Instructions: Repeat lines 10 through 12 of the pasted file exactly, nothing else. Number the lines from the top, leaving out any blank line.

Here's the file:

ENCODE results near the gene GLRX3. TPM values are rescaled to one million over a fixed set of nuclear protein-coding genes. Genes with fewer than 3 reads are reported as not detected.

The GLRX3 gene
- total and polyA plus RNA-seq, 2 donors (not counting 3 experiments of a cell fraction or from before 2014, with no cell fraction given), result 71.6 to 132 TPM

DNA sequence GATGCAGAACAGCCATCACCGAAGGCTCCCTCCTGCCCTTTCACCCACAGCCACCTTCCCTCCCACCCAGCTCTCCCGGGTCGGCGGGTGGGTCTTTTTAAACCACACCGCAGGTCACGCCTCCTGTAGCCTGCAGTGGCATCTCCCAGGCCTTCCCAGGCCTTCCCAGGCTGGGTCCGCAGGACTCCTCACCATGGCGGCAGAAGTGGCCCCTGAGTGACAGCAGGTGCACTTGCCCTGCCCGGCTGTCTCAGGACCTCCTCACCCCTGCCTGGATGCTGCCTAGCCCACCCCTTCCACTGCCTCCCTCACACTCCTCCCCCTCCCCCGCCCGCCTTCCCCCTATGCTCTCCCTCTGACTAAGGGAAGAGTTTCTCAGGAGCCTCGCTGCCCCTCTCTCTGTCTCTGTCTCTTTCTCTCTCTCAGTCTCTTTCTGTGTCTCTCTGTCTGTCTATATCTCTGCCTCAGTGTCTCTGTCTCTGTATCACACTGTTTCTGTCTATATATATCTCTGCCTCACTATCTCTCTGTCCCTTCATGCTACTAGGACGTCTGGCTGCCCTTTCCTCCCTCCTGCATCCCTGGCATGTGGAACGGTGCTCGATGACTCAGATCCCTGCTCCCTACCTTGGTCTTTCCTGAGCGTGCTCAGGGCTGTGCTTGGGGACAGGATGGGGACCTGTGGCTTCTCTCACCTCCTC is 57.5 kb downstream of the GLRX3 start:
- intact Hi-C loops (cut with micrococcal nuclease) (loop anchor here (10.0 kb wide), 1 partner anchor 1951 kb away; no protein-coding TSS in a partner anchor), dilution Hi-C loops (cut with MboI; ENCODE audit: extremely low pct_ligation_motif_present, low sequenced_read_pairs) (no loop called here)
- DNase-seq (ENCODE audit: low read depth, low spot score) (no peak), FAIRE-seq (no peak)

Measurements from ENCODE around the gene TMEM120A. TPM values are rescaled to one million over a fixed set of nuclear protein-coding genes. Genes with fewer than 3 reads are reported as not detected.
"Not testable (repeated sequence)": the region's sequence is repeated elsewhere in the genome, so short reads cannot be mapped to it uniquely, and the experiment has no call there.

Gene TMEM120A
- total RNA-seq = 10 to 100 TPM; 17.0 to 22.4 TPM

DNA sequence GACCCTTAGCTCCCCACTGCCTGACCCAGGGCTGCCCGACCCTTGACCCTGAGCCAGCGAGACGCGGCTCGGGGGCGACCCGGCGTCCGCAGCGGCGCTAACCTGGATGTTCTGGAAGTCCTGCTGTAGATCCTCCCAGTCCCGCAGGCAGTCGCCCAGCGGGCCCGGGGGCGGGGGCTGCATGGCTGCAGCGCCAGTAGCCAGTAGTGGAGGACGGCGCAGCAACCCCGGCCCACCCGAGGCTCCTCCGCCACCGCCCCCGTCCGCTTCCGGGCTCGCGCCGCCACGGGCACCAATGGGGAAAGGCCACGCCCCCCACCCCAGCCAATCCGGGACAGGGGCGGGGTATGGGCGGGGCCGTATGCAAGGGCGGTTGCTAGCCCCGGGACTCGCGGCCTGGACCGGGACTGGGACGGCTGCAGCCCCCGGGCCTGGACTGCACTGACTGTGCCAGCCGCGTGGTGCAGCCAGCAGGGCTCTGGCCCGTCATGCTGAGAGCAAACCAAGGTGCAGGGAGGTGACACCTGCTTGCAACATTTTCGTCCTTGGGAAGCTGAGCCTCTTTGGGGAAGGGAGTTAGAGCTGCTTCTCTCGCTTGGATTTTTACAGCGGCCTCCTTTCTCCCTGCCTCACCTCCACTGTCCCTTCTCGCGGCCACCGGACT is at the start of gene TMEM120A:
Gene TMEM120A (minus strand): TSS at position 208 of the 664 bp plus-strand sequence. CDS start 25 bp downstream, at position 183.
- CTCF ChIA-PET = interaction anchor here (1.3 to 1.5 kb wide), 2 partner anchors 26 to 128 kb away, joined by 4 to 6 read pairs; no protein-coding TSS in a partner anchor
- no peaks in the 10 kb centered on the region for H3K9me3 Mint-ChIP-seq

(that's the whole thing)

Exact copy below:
- total RNA-seq = 10 to 100 TPM; 17.0 to 22.4 TPM

DNA sequence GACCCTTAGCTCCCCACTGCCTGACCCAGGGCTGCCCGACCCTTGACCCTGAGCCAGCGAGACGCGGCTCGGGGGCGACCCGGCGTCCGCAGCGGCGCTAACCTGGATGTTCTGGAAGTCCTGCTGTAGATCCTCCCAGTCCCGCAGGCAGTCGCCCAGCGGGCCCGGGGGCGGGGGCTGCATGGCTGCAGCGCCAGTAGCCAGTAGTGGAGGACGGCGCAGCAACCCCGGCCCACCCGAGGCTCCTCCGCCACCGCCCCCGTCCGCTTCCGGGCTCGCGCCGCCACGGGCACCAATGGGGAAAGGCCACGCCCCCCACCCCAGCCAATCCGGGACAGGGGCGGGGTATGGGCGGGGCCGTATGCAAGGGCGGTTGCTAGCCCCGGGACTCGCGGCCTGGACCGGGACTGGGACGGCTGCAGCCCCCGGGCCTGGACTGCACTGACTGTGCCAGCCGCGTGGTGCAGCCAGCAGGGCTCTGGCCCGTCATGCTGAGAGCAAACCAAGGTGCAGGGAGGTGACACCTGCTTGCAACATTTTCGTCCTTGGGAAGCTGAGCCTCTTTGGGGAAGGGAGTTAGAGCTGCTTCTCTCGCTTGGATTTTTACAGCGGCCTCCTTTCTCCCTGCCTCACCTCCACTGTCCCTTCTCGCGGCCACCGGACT is at the start of gene TMEM120A:
Gene TMEM120A (minus strand): TSS at position 208 of the 664 bp plus-strand sequence. CDS start 25 bp downstream, at position 183.